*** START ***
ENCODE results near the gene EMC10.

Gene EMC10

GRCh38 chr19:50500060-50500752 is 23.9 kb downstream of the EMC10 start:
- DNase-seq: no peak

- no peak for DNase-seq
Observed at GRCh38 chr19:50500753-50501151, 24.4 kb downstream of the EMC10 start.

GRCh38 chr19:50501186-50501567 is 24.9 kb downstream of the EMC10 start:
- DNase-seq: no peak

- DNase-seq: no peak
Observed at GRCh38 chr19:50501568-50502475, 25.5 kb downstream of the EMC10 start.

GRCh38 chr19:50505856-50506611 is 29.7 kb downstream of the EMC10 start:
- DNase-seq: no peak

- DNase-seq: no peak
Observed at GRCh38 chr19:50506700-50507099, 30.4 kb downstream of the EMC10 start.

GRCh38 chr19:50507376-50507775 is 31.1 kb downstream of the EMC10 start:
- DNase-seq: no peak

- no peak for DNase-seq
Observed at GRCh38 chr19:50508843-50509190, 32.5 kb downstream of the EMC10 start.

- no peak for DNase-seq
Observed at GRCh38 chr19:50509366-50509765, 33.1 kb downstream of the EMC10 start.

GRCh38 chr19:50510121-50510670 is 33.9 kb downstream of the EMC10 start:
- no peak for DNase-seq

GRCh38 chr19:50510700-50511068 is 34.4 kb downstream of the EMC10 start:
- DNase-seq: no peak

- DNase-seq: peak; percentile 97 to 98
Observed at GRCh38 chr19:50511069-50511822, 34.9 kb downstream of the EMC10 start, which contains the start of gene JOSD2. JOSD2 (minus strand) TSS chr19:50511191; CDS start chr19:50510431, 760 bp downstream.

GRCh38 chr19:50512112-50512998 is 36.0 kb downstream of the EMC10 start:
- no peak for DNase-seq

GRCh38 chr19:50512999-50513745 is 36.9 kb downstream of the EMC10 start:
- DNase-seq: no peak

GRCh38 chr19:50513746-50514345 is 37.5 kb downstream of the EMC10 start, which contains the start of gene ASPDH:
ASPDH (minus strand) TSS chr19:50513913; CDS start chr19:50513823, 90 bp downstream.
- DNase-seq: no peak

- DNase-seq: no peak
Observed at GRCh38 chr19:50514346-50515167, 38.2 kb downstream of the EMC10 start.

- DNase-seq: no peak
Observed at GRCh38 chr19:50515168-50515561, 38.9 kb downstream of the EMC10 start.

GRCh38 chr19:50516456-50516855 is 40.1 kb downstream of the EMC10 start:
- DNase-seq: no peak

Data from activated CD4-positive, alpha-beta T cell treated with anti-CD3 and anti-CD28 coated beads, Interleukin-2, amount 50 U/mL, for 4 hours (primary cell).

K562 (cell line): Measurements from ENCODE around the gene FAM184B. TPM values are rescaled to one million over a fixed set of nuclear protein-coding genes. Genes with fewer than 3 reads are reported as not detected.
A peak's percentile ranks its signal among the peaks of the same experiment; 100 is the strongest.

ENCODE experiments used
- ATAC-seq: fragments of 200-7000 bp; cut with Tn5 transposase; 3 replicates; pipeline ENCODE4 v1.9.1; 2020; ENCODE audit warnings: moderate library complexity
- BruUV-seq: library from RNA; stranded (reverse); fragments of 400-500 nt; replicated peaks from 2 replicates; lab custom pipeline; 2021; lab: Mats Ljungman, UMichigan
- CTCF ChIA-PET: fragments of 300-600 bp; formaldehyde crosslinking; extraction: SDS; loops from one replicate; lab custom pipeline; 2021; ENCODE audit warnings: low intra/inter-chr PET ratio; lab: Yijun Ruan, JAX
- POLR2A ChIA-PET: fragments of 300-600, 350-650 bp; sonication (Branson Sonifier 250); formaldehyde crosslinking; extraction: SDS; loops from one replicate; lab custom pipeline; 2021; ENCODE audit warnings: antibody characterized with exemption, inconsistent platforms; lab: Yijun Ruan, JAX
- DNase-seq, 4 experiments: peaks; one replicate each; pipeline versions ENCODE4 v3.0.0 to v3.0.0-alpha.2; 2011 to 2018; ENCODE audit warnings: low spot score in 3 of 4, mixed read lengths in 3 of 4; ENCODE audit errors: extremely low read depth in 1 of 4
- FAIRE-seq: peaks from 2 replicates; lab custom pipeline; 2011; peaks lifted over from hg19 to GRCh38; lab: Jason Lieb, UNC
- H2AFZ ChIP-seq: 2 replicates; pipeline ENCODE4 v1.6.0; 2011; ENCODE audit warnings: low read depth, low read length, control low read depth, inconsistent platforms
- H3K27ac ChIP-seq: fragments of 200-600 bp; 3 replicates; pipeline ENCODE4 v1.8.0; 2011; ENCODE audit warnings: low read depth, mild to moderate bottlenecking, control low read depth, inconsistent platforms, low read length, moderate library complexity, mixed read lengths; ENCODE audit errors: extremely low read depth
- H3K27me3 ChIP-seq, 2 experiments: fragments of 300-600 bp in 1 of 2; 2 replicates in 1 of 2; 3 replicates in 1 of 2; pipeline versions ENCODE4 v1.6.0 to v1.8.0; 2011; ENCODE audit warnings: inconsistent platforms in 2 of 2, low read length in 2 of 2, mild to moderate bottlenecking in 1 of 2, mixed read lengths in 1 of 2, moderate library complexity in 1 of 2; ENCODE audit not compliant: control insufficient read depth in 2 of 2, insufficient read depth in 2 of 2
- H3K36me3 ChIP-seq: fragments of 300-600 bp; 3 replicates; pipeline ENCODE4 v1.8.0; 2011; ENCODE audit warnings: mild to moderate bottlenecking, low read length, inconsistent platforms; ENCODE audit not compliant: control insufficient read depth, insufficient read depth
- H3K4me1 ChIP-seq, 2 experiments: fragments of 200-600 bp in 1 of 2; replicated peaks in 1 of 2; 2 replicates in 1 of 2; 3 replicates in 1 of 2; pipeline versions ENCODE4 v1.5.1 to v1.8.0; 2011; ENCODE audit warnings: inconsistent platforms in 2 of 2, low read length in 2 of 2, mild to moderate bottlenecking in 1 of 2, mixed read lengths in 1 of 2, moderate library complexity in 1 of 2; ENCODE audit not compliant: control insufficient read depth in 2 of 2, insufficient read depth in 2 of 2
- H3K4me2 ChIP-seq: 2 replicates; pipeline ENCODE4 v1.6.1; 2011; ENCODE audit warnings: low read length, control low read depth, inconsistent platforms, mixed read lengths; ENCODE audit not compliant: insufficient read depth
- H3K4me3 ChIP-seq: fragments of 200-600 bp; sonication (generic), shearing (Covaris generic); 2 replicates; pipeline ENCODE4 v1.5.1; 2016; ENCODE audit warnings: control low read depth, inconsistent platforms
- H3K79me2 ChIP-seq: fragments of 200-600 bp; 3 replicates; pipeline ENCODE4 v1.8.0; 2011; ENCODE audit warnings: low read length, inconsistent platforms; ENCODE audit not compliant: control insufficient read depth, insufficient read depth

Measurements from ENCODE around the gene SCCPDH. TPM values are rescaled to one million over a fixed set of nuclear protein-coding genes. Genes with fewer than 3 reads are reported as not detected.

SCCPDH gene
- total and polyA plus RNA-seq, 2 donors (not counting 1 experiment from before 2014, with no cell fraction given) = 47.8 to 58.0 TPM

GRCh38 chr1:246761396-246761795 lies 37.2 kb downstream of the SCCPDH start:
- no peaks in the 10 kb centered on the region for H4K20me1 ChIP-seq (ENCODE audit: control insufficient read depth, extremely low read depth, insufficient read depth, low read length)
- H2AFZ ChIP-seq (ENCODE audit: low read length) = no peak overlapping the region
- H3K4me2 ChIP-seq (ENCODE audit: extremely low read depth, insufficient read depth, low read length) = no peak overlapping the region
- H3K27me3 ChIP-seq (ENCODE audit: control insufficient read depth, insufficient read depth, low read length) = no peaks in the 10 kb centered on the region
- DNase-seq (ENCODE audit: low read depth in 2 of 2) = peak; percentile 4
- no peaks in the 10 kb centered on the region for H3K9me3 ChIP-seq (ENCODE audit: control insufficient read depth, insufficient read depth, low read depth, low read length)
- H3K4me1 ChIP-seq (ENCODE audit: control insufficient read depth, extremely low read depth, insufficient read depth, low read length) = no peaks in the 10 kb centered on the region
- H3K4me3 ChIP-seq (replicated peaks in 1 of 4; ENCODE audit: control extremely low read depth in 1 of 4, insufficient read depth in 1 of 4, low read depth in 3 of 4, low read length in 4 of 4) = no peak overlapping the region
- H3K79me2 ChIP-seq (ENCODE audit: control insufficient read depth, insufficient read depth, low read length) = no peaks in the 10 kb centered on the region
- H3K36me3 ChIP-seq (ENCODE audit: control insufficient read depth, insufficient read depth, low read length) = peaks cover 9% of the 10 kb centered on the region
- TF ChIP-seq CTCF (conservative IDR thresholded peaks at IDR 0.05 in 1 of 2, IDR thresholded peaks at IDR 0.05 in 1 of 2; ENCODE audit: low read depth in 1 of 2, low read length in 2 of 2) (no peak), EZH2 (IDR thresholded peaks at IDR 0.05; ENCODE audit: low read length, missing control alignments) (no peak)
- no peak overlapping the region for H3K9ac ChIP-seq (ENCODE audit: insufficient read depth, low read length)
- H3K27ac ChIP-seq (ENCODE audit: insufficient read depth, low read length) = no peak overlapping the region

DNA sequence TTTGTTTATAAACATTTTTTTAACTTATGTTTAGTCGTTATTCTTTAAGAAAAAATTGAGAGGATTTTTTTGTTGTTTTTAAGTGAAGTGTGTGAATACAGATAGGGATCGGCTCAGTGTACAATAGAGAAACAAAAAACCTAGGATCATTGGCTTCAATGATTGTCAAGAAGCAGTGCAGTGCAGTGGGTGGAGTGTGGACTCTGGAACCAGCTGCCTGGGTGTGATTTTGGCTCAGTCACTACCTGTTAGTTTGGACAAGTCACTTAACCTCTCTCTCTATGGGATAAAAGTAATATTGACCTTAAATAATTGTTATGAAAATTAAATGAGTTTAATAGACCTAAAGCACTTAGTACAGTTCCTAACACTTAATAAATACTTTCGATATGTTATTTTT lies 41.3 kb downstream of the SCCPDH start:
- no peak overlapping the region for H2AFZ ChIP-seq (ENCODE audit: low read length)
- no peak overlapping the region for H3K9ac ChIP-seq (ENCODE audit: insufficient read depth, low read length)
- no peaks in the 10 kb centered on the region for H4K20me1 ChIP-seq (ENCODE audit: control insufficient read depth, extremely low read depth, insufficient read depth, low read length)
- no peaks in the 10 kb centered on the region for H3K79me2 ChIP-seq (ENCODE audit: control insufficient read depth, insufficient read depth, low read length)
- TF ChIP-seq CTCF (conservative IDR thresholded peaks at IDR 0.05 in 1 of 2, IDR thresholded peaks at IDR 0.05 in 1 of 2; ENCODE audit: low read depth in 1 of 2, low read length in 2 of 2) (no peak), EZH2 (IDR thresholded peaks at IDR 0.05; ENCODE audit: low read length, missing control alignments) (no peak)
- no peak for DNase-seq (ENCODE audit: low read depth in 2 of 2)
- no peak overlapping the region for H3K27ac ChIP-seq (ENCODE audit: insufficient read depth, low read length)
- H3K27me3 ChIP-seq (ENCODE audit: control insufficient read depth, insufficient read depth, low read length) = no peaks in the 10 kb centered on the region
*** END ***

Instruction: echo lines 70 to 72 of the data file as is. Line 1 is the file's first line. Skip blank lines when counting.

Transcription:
- H3K79me2 ChIP-seq (ENCODE audit: control insufficient read depth, insufficient read depth, low read length) = no peaks in the 10 kb centered on the region
- H3K36me3 ChIP-seq (ENCODE audit: control insufficient read depth, insufficient read depth, low read length) = peaks cover 9% of the 10 kb centered on the region
- TF ChIP-seq CTCF (conservative IDR thresholded peaks at IDR 0.05 in 1 of 2, IDR thresholded peaks at IDR 0.05 in 1 of 2; ENCODE audit: low read depth in 1 of 2, low read length in 2 of 2) (no peak), EZH2 (IDR thresholded peaks at IDR 0.05; ENCODE audit: low read length, missing control alignments) (no peak)